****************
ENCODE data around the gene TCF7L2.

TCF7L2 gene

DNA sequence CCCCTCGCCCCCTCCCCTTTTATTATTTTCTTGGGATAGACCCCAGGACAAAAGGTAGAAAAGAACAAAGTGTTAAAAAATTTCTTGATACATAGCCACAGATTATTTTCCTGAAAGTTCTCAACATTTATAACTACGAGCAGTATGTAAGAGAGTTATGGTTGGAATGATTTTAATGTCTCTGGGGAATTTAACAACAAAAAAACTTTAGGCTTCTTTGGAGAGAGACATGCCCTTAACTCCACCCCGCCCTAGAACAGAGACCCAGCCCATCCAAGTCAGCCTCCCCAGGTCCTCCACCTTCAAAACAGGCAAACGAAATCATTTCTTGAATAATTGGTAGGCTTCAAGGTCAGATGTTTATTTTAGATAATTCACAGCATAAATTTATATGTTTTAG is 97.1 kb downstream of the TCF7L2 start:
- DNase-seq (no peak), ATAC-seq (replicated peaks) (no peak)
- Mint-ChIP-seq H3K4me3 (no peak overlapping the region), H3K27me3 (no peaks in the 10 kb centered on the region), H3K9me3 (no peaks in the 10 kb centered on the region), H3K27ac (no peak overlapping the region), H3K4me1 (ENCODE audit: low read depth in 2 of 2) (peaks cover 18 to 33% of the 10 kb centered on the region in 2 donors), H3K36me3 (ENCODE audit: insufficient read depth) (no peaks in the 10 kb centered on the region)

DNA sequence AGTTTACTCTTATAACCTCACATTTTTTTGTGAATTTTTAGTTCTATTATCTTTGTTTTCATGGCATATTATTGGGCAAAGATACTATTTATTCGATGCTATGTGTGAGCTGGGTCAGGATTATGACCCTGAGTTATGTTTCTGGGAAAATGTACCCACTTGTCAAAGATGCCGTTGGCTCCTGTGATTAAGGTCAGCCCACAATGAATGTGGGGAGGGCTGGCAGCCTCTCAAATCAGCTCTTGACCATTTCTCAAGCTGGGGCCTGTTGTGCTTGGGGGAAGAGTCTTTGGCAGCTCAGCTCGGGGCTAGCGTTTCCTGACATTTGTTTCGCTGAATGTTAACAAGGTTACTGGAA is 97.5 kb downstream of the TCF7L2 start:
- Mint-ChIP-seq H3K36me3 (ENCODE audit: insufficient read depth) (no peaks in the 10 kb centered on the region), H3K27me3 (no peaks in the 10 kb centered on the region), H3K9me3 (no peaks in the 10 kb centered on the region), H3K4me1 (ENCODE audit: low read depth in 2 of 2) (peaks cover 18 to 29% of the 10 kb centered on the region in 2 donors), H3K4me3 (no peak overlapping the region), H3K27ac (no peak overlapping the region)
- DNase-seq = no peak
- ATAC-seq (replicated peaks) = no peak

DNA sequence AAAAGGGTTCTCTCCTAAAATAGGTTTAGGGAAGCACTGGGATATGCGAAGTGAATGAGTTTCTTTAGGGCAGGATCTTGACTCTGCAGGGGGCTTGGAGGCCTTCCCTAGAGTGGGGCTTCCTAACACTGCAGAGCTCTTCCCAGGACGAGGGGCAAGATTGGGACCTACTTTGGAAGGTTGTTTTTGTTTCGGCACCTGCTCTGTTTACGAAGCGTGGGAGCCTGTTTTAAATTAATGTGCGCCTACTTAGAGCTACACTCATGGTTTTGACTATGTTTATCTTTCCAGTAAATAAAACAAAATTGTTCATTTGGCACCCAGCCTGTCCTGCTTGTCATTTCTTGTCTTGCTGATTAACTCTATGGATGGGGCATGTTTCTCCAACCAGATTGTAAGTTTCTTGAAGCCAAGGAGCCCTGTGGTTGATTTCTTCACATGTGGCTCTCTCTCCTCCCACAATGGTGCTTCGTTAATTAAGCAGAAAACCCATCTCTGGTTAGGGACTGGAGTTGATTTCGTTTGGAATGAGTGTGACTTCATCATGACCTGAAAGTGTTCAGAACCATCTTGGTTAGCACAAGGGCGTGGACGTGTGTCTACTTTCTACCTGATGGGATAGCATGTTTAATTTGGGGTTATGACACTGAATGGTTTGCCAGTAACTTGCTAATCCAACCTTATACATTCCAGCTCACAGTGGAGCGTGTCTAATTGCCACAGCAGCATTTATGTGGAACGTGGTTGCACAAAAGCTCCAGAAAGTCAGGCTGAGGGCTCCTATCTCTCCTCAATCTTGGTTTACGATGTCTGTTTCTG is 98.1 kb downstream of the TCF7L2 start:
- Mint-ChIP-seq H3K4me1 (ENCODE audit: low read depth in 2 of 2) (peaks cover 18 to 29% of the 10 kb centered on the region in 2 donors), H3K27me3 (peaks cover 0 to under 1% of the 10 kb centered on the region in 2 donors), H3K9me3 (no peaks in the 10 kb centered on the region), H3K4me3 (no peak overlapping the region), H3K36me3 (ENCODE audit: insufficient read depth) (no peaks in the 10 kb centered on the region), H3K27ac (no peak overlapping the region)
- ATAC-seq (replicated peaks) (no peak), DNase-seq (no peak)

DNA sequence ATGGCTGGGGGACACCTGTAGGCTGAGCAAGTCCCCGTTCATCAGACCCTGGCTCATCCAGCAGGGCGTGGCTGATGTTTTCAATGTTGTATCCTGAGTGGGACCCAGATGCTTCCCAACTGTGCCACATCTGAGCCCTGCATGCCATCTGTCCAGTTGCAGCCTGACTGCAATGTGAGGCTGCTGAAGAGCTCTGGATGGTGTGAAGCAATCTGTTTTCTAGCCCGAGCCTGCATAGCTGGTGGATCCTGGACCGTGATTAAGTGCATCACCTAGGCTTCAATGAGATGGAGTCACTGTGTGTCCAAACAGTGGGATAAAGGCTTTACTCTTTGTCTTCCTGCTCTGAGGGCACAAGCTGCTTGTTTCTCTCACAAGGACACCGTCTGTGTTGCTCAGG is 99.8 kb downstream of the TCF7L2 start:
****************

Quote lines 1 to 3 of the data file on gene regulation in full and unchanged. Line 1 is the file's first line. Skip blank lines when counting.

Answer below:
ENCODE data around the gene TCF7L2.

TCF7L2 gene

DNA sequence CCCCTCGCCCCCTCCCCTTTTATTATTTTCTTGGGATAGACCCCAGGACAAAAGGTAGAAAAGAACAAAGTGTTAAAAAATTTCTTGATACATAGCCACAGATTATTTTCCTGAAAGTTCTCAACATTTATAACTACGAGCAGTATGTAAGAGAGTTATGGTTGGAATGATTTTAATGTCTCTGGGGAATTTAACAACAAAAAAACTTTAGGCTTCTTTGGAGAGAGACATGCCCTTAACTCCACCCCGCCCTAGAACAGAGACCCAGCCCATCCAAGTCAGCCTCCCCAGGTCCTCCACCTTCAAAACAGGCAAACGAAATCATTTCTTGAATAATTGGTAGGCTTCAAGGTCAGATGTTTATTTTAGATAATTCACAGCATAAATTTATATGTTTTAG is 97.1 kb downstream of the TCF7L2 start: